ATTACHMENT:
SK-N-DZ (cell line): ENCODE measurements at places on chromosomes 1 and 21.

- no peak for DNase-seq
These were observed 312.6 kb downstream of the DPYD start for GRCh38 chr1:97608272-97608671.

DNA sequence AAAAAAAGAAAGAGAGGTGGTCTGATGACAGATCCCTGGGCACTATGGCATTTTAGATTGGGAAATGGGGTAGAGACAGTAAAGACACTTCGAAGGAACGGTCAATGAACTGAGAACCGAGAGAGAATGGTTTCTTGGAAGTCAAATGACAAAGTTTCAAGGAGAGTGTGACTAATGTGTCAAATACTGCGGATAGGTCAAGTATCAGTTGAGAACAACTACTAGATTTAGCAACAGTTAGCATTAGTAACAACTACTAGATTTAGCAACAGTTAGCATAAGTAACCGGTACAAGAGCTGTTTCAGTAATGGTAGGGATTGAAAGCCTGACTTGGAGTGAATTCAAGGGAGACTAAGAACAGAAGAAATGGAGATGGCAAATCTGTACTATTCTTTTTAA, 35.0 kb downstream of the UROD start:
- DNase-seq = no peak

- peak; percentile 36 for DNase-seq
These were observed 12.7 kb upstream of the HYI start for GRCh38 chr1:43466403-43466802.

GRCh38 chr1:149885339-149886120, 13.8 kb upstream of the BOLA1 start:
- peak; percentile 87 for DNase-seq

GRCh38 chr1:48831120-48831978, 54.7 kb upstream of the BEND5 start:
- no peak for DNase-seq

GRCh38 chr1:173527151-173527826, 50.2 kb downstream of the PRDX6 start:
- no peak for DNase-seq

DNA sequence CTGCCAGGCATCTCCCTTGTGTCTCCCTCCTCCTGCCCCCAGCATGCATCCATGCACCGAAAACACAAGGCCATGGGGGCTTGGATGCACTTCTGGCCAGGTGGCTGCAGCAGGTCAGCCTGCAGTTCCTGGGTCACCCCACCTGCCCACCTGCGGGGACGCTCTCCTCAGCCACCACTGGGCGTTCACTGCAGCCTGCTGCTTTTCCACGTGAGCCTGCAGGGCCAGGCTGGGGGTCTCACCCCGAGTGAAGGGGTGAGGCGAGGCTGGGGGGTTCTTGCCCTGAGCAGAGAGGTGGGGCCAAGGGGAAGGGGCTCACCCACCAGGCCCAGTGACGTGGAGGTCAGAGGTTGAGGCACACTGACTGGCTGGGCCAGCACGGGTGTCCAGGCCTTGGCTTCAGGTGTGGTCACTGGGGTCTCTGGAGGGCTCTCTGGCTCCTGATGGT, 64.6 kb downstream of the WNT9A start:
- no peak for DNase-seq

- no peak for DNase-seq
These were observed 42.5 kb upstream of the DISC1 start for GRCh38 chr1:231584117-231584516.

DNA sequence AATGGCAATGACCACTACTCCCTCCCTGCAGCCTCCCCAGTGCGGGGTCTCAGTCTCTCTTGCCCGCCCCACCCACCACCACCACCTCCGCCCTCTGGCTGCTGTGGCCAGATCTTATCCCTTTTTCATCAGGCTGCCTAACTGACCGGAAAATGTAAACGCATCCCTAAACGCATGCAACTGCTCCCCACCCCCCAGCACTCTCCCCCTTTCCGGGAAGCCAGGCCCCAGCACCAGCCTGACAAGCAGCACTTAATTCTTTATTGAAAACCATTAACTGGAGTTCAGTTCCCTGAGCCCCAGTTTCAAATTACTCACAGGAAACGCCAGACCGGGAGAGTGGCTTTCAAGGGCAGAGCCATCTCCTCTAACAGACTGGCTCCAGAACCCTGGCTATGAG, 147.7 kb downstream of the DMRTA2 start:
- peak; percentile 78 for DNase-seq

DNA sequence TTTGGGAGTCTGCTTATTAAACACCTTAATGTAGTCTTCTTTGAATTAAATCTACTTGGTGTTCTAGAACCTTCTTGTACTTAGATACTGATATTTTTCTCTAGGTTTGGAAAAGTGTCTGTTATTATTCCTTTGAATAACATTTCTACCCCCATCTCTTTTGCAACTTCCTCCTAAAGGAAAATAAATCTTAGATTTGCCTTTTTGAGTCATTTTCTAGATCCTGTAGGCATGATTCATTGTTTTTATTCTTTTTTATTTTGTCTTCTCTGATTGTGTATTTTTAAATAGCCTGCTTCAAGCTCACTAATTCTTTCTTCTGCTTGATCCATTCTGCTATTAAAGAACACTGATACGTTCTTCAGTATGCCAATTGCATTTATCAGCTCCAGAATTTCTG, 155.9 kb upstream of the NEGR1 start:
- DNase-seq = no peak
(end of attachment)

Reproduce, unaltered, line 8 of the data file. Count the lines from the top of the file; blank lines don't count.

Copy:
GRCh38 chr1:149885339-149886120, 13.8 kb upstream of the BOLA1 start: